Bitter Orange

Bitter Orange
Bitter Orange


A small number of studies have investigated the usefulness of bitter orange for health purposes in people.

Applying the oil to the skin may help with ringworm, jock itch, and athlete’s foot infections.

There’s not enough scientific evidence to show whether it is helpful for other health purposes, such as weight loss, anxiety, and premenstrual syndrome.

Side Effects Of Bitter Orange

Bitter orange is likely safe when used orally in amounts commonly found in foods.

There is one case report of a woman having a faster-than-normal heart rate at rest after taking a dietary supplement that contained only bitter orange. There are other case reports of healthy people experiencing fainting, angina, heart attack, and stroke after taking bitter orange as part of multi-component products. However, because these products contained multiple ingredients, it is difficult to know the role that it played.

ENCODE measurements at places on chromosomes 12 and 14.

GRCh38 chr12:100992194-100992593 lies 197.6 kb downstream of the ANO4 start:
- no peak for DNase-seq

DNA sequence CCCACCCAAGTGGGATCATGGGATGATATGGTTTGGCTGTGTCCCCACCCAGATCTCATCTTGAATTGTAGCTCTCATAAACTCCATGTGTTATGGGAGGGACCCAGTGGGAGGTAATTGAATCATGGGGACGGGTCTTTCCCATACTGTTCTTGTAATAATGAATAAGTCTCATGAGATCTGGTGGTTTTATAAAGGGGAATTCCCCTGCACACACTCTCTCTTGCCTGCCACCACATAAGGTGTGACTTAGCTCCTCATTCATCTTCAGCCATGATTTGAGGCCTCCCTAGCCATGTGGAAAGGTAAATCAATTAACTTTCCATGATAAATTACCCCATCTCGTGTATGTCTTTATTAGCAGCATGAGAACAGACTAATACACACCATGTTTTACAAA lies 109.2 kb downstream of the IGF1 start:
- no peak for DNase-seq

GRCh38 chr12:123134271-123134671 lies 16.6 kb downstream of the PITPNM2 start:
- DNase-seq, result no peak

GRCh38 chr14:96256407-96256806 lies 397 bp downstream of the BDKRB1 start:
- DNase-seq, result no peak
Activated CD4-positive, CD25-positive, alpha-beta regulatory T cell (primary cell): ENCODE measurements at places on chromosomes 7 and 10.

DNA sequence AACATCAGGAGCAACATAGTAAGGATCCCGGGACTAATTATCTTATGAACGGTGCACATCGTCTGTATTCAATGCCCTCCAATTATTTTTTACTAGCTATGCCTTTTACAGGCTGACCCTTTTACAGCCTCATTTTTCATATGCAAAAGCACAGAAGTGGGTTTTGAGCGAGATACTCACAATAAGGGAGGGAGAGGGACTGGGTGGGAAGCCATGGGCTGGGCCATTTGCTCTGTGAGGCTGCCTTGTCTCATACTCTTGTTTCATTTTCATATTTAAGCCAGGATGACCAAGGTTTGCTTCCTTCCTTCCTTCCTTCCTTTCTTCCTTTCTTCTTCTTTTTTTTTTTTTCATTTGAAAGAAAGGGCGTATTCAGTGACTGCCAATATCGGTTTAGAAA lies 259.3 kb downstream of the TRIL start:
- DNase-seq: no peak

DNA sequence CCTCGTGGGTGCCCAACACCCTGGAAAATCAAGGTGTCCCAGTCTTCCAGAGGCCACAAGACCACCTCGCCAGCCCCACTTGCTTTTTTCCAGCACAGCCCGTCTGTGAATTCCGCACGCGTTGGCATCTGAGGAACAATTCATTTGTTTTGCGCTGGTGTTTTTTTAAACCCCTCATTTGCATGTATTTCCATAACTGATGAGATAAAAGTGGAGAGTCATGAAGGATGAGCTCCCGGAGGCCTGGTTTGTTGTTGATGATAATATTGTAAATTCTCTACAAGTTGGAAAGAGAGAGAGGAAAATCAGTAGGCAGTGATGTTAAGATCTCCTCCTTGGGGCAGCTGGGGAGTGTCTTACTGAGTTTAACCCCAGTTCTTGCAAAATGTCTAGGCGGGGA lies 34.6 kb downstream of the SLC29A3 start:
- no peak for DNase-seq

Evidence regarding the effects of bitter orange (alone or combined with other substances, such as caffeine and green tea) on the heart and cardiovascular system is inconclusive. Some studies showed that it raised blood pressure and heart rate, but other studies showed that it didn’t have this effect at commonly used doses.

Some sources list it as a stimulant whereas other sources say that it’s not a stimulant at commonly used doses.

Little is known about whether it’s safe to use during pregnancy or while breastfeeding.


Take charge of your health—talk with your health care providers about any complementary health approaches you use. Together, you can make shared, well-informed decisions.


All information has been provided courtesy of MedLinePlus from the National Library of Medicine and from the FDA.